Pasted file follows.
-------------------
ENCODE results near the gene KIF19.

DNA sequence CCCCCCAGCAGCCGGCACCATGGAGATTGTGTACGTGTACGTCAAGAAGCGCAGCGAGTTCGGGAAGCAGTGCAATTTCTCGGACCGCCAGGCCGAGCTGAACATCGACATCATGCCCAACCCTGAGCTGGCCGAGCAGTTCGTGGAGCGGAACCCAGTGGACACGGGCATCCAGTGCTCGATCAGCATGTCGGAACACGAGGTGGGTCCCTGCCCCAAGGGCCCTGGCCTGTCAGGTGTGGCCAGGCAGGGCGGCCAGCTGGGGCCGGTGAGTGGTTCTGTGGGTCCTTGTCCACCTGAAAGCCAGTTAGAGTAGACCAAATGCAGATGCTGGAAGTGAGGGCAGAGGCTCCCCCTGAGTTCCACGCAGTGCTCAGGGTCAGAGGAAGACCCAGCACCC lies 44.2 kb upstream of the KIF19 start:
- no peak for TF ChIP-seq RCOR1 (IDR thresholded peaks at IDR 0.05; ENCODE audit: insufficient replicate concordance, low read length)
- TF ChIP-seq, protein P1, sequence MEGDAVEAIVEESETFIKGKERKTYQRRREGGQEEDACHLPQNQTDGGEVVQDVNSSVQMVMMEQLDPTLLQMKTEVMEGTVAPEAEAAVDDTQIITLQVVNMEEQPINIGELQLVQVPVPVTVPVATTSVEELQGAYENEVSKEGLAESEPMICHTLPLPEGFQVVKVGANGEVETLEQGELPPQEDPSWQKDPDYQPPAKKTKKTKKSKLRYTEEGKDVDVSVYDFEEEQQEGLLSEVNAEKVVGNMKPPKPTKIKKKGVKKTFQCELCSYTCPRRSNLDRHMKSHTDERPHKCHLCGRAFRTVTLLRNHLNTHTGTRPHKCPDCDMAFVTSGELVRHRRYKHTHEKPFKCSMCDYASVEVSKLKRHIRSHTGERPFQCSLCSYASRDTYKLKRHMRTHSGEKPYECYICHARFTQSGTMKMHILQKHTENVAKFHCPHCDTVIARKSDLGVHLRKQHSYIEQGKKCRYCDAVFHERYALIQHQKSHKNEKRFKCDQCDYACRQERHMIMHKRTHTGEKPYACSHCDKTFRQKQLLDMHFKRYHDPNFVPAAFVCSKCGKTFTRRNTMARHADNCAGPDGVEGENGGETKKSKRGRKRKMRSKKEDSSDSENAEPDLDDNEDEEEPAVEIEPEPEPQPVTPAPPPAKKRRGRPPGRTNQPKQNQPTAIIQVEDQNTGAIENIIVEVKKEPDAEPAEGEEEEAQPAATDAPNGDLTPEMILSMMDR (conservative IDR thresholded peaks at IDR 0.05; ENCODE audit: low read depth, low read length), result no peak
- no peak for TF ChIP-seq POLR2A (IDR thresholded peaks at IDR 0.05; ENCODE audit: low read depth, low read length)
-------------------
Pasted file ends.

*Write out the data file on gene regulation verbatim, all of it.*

ENCODE results near the gene KIF19.

DNA sequence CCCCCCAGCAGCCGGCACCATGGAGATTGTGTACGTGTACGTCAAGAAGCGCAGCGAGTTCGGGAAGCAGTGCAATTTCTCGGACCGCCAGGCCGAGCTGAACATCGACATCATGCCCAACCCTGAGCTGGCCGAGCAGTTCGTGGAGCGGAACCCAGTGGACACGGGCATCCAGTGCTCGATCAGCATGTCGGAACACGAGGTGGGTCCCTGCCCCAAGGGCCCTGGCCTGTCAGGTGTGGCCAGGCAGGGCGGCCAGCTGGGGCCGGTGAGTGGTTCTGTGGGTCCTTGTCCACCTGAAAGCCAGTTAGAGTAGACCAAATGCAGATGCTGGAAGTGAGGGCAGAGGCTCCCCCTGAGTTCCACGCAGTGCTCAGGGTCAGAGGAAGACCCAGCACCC lies 44.2 kb upstream of the KIF19 start:
- no peak for TF ChIP-seq RCOR1 (IDR thresholded peaks at IDR 0.05; ENCODE audit: insufficient replicate concordance, low read length)
- TF ChIP-seq, protein P1, sequence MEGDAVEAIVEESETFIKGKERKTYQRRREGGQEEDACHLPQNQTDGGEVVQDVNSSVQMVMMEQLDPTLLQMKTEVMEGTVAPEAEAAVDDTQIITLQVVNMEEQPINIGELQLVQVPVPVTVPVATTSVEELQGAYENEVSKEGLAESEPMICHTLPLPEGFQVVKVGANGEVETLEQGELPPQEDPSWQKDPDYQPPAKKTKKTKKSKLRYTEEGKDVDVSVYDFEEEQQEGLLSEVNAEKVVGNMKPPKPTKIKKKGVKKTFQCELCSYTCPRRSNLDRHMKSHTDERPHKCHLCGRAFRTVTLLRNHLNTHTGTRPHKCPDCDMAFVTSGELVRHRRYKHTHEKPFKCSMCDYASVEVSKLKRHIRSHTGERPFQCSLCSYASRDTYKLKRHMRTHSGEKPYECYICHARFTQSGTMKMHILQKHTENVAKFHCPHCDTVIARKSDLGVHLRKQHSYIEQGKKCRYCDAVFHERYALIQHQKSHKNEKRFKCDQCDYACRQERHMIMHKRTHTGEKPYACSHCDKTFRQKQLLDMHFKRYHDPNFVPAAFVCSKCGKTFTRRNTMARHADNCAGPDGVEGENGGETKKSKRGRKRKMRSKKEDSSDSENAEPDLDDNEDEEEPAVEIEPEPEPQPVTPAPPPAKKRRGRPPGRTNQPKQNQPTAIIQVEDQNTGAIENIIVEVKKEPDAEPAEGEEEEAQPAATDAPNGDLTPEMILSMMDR (conservative IDR thresholded peaks at IDR 0.05; ENCODE audit: low read depth, low read length), result no peak
- no peak for TF ChIP-seq POLR2A (IDR thresholded peaks at IDR 0.05; ENCODE audit: low read depth, low read length)